Aircraft onboarding is often inefficient and chaotic. Anxious passengers crowd the gate queue, sometimes out of order, causing a bottleneck even before they get to the plane. Once on board, they encounter cramped, slow-moving aisles. Overhead bin space is limited, and the process for everyone to find their seats and stow their belongings takes far too long.
Current onboarding methods
To understand why boarding with most airlines seems so sluggish, let’s explore the most common methods and how they work.
As we’ve previously discussed, many airlines will pre-board certain passengers, like active-duty military or families with young children, before onboarding most travelers. Airlines also typically have a priority boarding system based on fare class, frequent flyer status, and other paid perks. The following summary outlines the boarding process for all other passengers.
Block boarding from the rear to the front of the plane is the standard onboarding method. Passengers board the aircraft by group, based on their seat number, beginning at the rear of the plane toward the front until everyone is seated.
Rear-to-front block boarding seems logical at first blush. Ideally, passengers get seated quickly without impeding the progress of those in the preceding rows. However, this is not how it works out in the real world. Instead, the time it takes for everyone to find their seat and place their hand luggage in the overhead compartment causes a backup that delays subsequent boarding groups.
In the random boarding method, passengers do not have assigned seats, but are given a boarding “zone” on a first-come, first-served basis, usually according to the order in which they checked in. Southwest Airlines utilizes this process. Efficiency is achieved as this “free for all” system allows for multiple travelers to be seated simultaneously.
Then there is the WILMA method, which stands for “window-middle-aisle.” United Airlines has used this process to onboard passengers with window seat assignments first, followed by those with middle seats, concluding with aisle seats, beginning at the rear of the aircraft. Like the random method, WILMA is faster than rear-to-front block boarding because multiple passengers get seated at the same time.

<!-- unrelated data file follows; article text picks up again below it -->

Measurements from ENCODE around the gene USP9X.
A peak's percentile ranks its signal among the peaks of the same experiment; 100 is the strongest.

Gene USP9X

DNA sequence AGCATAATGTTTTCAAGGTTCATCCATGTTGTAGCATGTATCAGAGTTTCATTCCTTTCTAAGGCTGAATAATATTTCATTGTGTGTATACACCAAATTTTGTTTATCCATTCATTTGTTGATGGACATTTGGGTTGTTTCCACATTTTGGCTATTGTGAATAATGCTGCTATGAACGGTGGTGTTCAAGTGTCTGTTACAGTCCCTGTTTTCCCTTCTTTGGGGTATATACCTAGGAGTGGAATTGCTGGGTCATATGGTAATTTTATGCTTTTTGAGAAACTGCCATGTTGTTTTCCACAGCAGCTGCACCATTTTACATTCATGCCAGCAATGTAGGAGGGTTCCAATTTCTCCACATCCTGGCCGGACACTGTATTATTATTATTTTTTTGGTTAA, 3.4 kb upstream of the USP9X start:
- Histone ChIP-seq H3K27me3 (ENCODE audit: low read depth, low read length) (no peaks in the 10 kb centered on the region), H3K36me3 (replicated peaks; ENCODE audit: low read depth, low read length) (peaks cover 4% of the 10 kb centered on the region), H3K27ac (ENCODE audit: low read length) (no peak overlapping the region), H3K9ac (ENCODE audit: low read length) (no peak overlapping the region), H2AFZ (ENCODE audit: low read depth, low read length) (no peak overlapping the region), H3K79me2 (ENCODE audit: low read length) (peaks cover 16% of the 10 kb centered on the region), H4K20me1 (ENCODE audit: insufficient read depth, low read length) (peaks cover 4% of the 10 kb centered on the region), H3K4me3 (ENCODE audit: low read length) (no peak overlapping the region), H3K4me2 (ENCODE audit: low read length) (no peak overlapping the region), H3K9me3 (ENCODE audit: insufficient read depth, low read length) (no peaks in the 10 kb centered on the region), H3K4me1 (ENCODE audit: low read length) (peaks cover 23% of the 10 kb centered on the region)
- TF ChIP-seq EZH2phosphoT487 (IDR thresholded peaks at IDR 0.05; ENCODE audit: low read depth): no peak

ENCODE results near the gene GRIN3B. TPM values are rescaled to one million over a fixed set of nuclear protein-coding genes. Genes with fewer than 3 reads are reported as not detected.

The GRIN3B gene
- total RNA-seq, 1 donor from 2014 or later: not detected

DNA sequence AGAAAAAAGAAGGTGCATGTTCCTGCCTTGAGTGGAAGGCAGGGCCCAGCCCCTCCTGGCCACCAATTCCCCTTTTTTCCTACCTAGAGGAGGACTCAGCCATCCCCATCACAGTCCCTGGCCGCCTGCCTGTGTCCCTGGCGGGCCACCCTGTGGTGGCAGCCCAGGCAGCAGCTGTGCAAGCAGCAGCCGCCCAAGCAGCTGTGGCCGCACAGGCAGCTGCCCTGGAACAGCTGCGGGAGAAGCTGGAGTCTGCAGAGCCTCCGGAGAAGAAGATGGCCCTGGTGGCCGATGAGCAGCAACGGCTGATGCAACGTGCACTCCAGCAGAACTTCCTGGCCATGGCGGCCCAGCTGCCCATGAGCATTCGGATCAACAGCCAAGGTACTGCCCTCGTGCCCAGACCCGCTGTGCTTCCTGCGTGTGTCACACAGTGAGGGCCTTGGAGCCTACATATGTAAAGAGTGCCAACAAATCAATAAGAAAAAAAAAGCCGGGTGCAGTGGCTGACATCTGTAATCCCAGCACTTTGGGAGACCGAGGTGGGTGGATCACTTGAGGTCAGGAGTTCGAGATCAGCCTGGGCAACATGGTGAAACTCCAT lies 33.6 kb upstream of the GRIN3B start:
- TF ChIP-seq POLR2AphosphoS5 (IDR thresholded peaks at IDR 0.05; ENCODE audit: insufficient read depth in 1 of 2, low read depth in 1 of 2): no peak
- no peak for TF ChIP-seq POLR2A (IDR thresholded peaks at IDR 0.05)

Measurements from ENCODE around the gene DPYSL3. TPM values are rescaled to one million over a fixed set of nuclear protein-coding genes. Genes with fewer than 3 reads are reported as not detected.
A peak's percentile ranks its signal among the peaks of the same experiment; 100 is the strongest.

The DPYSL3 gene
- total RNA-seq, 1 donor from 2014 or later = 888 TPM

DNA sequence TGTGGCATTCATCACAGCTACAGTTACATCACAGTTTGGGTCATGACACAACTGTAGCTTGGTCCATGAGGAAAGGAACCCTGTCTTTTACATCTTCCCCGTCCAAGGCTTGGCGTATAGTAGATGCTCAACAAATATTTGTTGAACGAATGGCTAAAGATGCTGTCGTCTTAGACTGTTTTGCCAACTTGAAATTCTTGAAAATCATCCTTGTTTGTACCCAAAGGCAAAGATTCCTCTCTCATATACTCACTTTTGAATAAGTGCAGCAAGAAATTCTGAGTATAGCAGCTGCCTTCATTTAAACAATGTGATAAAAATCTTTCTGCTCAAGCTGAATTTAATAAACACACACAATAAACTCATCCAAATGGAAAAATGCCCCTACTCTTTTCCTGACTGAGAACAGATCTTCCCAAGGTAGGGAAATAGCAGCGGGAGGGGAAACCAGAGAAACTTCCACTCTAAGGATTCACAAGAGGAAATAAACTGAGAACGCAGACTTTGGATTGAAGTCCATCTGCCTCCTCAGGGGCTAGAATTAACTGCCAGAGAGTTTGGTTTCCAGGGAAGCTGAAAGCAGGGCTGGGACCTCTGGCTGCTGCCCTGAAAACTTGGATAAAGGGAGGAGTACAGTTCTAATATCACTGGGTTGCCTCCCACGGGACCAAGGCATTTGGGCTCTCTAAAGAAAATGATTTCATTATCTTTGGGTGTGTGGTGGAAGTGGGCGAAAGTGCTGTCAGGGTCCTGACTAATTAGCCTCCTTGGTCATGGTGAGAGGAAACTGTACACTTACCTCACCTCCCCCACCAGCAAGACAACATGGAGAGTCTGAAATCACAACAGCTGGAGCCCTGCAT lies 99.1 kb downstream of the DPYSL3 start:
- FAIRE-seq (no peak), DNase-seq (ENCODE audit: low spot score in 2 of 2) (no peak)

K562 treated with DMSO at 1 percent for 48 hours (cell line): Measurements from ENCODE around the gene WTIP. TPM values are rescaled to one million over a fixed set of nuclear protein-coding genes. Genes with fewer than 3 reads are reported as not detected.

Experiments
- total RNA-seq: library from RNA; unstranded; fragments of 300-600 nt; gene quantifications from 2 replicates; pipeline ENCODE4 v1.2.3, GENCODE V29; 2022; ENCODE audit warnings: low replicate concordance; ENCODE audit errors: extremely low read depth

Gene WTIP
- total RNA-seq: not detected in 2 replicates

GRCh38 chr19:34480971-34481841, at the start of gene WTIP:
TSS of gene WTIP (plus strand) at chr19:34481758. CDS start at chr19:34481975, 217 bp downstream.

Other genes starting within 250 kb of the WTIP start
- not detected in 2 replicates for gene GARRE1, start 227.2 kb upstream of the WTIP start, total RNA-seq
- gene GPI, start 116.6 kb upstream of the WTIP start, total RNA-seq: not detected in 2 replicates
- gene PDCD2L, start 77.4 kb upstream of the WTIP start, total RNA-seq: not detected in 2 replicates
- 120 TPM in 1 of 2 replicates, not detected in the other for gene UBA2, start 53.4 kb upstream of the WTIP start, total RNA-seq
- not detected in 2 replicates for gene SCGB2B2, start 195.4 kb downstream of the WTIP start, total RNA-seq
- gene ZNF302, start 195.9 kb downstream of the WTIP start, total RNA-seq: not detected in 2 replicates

The American television show, “Mythbusters,” experimented with several boarding schemes in episode 222, which premiered on August 21, 2014. Using a realistic airplane set with 173 seats and overhead bins, the presenters found that the rear-to-front block boarding method was the slowest, clocking in at 24 minutes and 29 seconds. The WILMA process was much more efficient at 14 minutes and 55 seconds. The random boarding method with no assigned seats was the fastest method tested, at 14 minutes and seven seconds.
While the random and WILMA methods are considerably faster than the typical rear-to-front system, neither are the fastest schemes available. That would be the Steffen method developed by astrophysicist Jason Steffen. Published results in the Journal of Air Transport Management in 2012 showed that his process was nearly twice as fast as the rear-to-front method and faster than WILMA or random boarding.
Priority is given to passengers who need extra time to board, such as those with disabilities and people traveling with young children. Then, beginning in the rear of the plane, individuals with window seat assignments begin boarding in alternating rows on one side of the plane, followed by the opposite side. The same process is then followed for the middle seats, then the aisle seats. Once the first round is complete, then the remaining rows are filled using the same pattern.
Boarding passengers in window seats first is a more efficient boarding strategy. Photo: United Airlines
Airlines do not use the Steffen method for onboarding, likely because it would be too complex to implement smoothly, among other considerations, such as concern about separating families during boarding.
Why don’t more airlines change the way they onboard passengers?
Contributing to the long lines during onboarding is the grouping system utilized by many airlines that allocates boarding priority according to the traveler’s fare class or another status. For example, United Airlines’ boarding process entails a hierarchy that allows for three distinct groups of travelers to board before seating of the economy class even begins.
Additionally, baggage fees compel travelers to bring as much as they can in their hand luggage. It is a time-consuming process for passengers to stow their bags in the overhead compartments, which quickly fill up as more people board the plane.
As long as airlines rely upon paid perks, loyalty programs, and baggage fees as revenue streams, we should not expect a more streamlined process anytime soon.